World War I Many Sydney citizens fought in the World War I (1914-18), most famously at Gallipoli in Turkey. The Anzac Memorial in Sydney’s Hyde Park commemorates them. After the war, in the early 1930s, economic depression struck Sydney. Unemployment soared, but the wool trade recovered and new industries grew. World War II Sydneysiders also fought in the World War II (1939-45), both overseas and at home. On 31 May 1942 three Japanese submarines sailed into Sydney Harbor to attack an American ship. They did not reach their target and were sunk.
Australian soldiers in the trenches at Gallipoli, where they fought from 1915-16. The ill-planned attack cost 36,000 lives.
Immigration and expansion
After the war, in 1947, the Australian government encouraged immigration to provide skilled workers for industry. Thousands of people from many countries poured into Sydney. The city has continued to grow ever since. In 2013 Sydney celebrated its 225th anniversary.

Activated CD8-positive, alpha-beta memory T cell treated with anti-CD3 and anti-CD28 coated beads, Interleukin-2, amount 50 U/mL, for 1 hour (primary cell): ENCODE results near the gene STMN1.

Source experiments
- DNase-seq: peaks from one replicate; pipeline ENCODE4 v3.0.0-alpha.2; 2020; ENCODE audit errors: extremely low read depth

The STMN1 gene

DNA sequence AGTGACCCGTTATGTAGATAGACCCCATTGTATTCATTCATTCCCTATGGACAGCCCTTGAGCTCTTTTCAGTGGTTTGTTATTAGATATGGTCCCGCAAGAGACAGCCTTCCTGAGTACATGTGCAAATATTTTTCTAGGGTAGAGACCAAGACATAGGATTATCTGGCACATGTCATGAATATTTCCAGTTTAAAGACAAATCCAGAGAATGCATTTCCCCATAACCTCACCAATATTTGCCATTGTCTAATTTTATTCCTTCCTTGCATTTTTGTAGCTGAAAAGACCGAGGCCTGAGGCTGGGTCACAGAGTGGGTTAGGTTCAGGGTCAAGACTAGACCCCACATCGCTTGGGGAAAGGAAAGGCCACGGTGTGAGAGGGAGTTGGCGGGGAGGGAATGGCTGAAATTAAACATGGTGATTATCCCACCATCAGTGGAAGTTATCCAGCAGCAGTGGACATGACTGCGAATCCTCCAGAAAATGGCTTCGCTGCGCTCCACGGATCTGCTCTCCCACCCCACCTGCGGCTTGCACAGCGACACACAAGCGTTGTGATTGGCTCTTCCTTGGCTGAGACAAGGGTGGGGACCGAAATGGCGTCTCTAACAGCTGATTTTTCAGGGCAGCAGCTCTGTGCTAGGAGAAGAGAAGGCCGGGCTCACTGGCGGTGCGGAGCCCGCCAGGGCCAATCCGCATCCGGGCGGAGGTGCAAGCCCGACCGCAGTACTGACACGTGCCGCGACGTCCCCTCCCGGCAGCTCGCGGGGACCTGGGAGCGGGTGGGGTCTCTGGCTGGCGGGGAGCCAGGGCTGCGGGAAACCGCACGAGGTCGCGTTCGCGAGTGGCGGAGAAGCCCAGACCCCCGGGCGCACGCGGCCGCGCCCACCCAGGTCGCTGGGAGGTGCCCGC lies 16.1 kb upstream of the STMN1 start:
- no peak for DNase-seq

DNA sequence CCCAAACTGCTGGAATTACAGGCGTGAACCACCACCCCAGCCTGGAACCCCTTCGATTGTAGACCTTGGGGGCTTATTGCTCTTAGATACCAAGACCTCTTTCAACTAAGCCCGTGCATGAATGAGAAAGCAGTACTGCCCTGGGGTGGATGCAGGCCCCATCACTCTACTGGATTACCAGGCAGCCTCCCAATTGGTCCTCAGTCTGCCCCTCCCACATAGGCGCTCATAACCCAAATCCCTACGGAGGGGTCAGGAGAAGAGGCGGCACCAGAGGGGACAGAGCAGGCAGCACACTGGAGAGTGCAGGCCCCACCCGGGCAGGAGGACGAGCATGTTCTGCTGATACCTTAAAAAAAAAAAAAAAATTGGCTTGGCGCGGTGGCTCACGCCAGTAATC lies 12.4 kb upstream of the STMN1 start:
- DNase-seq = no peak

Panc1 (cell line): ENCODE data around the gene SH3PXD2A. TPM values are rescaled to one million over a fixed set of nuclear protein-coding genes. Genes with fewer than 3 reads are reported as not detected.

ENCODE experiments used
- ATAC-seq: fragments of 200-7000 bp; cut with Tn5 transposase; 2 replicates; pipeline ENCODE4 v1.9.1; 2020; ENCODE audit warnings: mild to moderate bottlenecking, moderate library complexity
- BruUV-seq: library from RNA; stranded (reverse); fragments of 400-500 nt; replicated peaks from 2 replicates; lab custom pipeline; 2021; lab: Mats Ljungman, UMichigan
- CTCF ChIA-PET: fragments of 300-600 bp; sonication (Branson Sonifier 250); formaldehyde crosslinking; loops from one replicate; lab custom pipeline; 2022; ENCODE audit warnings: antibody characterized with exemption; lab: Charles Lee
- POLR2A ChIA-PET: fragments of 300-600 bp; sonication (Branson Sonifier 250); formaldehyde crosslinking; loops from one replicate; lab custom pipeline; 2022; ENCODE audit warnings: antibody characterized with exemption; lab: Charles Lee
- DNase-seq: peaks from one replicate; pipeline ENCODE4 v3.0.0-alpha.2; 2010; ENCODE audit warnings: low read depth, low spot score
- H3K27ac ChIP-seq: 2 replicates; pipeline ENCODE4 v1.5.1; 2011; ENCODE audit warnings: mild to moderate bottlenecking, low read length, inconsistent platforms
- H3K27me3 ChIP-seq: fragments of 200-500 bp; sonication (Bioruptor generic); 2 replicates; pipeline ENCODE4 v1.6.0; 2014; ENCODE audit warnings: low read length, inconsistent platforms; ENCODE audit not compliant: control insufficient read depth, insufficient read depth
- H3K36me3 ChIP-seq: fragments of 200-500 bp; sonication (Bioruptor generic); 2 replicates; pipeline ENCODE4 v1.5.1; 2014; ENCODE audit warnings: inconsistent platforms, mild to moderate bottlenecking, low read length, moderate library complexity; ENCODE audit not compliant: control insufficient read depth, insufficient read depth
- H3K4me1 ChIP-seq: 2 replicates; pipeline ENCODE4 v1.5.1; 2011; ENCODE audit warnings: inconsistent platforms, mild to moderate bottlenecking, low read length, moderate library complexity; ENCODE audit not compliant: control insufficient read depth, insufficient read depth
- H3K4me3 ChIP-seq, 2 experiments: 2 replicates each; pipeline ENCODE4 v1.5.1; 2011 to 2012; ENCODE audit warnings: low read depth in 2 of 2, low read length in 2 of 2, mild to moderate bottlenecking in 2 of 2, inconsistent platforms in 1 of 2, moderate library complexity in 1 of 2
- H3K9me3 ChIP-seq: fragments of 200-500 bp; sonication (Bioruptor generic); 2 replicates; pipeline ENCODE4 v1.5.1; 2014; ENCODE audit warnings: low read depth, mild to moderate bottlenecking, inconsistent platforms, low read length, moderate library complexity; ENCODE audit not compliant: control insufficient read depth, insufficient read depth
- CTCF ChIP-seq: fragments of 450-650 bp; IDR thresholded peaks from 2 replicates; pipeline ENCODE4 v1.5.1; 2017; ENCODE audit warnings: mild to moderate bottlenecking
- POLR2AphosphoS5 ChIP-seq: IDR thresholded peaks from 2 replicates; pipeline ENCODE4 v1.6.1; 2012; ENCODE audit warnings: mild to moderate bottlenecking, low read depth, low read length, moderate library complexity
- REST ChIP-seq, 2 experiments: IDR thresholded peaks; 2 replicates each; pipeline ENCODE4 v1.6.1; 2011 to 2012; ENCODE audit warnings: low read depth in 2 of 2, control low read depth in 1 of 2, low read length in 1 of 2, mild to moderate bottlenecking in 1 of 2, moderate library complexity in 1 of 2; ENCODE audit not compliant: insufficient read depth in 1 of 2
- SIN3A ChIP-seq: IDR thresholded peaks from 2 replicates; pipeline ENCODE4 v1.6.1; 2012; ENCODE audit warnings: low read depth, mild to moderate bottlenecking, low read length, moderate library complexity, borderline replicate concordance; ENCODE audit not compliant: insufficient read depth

When Sydney celebrated its first centenary (100th birthday) in 1888, there were joyful street parades and a regatta in the harbor. A new park, Centennial Park, was opened. Thirteen years later, the ceremony to mark the birth of Australia was held there. When Sydney reached 200 in 1988, the festivities were even more magnificent. The Summer Olympics drew the attention of the world to Sydney in 2000, with Sydney Harbor the centerpiece of the opening and closing celebrations. In 2015, the nation remembered the 100th anniversary of the events at Gallipoli (above).
The Sydney of 1802 is no longer recognizable in this 1905 photo. In 100 years, the settlement
had become an impressive city.
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